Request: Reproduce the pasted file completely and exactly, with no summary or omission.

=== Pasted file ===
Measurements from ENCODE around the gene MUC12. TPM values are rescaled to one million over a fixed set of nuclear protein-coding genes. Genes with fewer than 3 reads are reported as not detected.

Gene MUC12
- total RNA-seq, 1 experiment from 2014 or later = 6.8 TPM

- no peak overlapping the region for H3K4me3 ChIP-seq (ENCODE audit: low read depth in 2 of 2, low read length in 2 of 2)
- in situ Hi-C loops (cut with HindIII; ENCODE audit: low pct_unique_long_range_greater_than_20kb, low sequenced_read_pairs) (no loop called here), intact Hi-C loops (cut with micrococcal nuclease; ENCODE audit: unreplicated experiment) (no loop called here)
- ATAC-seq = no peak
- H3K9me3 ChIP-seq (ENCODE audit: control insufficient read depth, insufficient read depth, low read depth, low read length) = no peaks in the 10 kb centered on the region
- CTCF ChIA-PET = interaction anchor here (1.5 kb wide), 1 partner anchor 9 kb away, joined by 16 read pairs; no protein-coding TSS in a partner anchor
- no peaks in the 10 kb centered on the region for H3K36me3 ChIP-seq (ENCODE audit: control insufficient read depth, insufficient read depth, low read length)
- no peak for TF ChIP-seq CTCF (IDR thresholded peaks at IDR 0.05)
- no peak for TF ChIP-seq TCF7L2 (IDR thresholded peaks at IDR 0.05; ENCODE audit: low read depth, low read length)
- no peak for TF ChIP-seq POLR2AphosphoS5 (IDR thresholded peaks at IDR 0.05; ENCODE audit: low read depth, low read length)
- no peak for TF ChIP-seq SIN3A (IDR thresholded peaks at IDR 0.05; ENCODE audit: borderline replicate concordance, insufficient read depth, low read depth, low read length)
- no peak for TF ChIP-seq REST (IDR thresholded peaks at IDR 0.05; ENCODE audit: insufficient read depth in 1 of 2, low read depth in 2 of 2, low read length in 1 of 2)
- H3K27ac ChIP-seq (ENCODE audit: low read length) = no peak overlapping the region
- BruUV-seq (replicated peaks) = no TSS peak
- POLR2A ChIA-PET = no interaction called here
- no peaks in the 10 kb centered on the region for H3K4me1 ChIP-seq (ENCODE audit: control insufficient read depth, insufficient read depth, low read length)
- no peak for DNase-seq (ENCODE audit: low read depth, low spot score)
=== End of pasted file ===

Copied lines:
Measurements from ENCODE around the gene MUC12. TPM values are rescaled to one million over a fixed set of nuclear protein-coding genes. Genes with fewer than 3 reads are reported as not detected.

Gene MUC12
- total RNA-seq, 1 experiment from 2014 or later = 6.8 TPM

- no peak overlapping the region for H3K4me3 ChIP-seq (ENCODE audit: low read depth in 2 of 2, low read length in 2 of 2)
- in situ Hi-C loops (cut with HindIII; ENCODE audit: low pct_unique_long_range_greater_than_20kb, low sequenced_read_pairs) (no loop called here), intact Hi-C loops (cut with micrococcal nuclease; ENCODE audit: unreplicated experiment) (no loop called here)
- ATAC-seq = no peak
- H3K9me3 ChIP-seq (ENCODE audit: control insufficient read depth, insufficient read depth, low read depth, low read length) = no peaks in the 10 kb centered on the region
- CTCF ChIA-PET = interaction anchor here (1.5 kb wide), 1 partner anchor 9 kb away, joined by 16 read pairs; no protein-coding TSS in a partner anchor
- no peaks in the 10 kb centered on the region for H3K36me3 ChIP-seq (ENCODE audit: control insufficient read depth, insufficient read depth, low read length)
- no peak for TF ChIP-seq CTCF (IDR thresholded peaks at IDR 0.05)
- no peak for TF ChIP-seq TCF7L2 (IDR thresholded peaks at IDR 0.05; ENCODE audit: low read depth, low read length)
- no peak for TF ChIP-seq POLR2AphosphoS5 (IDR thresholded peaks at IDR 0.05; ENCODE audit: low read depth, low read length)
- no peak for TF ChIP-seq SIN3A (IDR thresholded peaks at IDR 0.05; ENCODE audit: borderline replicate concordance, insufficient read depth, low read depth, low read length)
- no peak for TF ChIP-seq REST (IDR thresholded peaks at IDR 0.05; ENCODE audit: insufficient read depth in 1 of 2, low read depth in 2 of 2, low read length in 1 of 2)
- H3K27ac ChIP-seq (ENCODE audit: low read length) = no peak overlapping the region
- BruUV-seq (replicated peaks) = no TSS peak
- POLR2A ChIA-PET = no interaction called here
- no peaks in the 10 kb centered on the region for H3K4me1 ChIP-seq (ENCODE audit: control insufficient read depth, insufficient read depth, low read length)
- no peak for DNase-seq (ENCODE audit: low read depth, low spot score)